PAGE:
Natural history is a saga not of balance but of convulsive changes, wiping out whole species left and right, transforming continents, evulsing mountains, and flooding vast plains and valleys.  There is no such thing as equilibrium, in ecology any more than in economics.  Any static state is doomed to disaster.  Our supposed current crises of energy and protein pale before the perpetual crisis of human existence itself.

At any time in human history, a rational calculus of our possibilities would lead to a prediction of doom. But over the millennia, the race has flourished.  It has thrived, however, chiefly on one condition, one cluster of conditions, combining faith and freedom with risk and work.  It is chiefly when we give up on chance and providence, when we attempt to calculate and control our own destinies through ever greater regulation by a demiurgic state, that disaster occurs.

At any time in the history of the race , the extended future has usually appeared to be hopelessly grim, uninhabitable by free humans.  All plans based on the calculable present, on the existing statistics, necessarily presume a declining field of choice, a contradiction of possibilities, an exhaustion of resources, a diminishing of returns-entropy and decay.

To combat these exigencies,  the planner will always see a need for regulation of ever more intimate and intrusive kinds, invading the family and the home.  In the end, as reserves expire, the planner becomes a tyrant and a killer- the Mioloch of the closing circle.

From the new edition of Wealth and Poverty by George Gilder.  Originally published in 1980 the new version is updated with 40,000 words and views on the current scene.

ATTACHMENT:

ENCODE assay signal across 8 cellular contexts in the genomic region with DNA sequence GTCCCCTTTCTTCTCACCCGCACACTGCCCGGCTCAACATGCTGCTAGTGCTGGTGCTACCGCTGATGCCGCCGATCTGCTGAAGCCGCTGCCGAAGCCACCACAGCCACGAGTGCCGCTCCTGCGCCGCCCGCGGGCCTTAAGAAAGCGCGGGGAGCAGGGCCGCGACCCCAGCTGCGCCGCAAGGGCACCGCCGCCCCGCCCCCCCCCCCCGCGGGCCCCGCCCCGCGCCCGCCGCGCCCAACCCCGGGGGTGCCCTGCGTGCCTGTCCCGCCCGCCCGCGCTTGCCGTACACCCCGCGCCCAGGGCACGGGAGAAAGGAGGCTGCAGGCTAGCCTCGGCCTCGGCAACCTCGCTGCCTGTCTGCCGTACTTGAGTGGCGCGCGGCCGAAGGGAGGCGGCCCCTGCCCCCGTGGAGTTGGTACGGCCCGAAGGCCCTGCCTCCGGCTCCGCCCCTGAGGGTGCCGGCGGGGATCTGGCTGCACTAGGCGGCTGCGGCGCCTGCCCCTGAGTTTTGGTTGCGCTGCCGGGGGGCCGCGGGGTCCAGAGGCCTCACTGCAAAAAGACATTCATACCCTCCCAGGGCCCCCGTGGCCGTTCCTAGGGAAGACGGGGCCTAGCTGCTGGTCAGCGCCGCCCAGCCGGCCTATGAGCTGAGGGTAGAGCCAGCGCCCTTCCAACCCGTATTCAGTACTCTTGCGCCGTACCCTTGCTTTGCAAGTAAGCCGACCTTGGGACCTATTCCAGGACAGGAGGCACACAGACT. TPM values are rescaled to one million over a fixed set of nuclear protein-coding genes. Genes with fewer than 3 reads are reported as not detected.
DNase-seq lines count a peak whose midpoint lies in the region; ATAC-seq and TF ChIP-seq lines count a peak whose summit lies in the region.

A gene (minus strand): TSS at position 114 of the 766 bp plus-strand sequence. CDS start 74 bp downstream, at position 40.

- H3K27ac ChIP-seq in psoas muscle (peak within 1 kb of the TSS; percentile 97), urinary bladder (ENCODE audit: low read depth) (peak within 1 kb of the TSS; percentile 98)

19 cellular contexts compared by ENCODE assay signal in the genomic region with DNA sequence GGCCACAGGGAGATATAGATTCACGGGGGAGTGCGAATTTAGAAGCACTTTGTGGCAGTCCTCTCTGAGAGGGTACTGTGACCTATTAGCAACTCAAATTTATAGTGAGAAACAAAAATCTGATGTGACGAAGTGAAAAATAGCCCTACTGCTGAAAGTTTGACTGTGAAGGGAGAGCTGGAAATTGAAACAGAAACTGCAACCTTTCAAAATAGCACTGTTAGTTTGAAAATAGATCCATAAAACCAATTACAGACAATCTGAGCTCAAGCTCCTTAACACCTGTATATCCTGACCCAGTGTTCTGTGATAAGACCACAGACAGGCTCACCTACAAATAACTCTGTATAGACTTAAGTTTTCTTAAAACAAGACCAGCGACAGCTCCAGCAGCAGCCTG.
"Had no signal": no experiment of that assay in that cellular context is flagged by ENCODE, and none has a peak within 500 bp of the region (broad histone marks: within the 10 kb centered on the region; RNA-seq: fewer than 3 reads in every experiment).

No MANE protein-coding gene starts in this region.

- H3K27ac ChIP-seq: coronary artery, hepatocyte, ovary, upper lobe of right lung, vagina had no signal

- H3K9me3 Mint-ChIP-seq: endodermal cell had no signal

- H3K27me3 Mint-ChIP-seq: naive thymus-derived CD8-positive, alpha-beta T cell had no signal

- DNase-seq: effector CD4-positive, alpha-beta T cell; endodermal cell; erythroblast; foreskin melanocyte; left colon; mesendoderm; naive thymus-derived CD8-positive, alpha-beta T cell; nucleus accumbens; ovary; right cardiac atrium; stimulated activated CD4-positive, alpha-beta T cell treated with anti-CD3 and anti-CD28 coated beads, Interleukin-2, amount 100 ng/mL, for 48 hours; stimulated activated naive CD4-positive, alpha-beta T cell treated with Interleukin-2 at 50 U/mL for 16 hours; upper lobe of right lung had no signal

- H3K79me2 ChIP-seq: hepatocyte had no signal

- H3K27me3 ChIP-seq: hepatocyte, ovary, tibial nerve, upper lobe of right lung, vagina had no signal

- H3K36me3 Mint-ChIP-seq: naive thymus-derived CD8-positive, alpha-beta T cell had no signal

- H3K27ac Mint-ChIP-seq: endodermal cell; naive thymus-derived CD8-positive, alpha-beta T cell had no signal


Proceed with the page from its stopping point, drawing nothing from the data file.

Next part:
Gilder’s assessment is another contribution to understanding the failures of central planning and the inclination for such planning bureaucracies to become oppressive.  This is also the central theme of The Road to Serfdom by Hayek.

Our leaders fall into this trap by finding political value in protecting voters from the short term pain of risks and losses.  They end up circumventing the vital information these failures send that makes for better allocation of capital and further economic growth. By the time many of our problems are generating massively expensive bureaucratic solutions these problems  are already generating their own solutions.  Government interference circumvents a sustainable natural solution with a heavy handed regulation that too often just institutionalizes the problem and creates new ones.

The bureaucrats end up creating crisis to justify their expansion into our lives, rather than seeking real solutions to problems we face. Such is the armed raid on Gibson guitars to be sure they are using the proper and legal wood on their fretboards.  The law abiding and productive are demonized and the irresponsible are subsidized and rationalized.